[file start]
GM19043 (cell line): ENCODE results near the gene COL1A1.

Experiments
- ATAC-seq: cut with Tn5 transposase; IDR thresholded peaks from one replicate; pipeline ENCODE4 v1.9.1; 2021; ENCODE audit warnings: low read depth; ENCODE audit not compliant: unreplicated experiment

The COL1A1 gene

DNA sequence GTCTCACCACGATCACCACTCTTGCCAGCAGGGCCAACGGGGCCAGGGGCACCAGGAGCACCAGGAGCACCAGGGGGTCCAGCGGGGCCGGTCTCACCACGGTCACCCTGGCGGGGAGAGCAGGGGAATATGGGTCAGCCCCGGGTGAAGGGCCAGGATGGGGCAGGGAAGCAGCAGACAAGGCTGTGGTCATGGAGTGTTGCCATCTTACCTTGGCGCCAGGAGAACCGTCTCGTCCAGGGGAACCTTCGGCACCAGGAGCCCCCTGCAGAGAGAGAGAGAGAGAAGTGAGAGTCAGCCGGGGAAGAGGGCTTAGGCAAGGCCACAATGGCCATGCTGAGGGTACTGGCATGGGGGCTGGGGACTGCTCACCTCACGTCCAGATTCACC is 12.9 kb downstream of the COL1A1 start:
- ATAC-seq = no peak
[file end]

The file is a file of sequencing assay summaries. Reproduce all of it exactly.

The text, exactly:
GM19043 (cell line): ENCODE results near the gene COL1A1.

Experiments
- ATAC-seq: cut with Tn5 transposase; IDR thresholded peaks from one replicate; pipeline ENCODE4 v1.9.1; 2021; ENCODE audit warnings: low read depth; ENCODE audit not compliant: unreplicated experiment

The COL1A1 gene

DNA sequence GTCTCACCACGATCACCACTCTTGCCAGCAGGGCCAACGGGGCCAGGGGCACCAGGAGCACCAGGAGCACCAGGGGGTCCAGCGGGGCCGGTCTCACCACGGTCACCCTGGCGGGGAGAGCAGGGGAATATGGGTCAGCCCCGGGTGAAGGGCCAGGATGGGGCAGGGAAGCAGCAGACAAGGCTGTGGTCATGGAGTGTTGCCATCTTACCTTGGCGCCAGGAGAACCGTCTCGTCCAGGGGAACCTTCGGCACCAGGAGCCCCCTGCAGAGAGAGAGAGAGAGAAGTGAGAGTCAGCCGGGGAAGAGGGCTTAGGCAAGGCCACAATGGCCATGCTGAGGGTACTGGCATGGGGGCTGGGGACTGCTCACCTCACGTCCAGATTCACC is 12.9 kb downstream of the COL1A1 start:
- ATAC-seq = no peak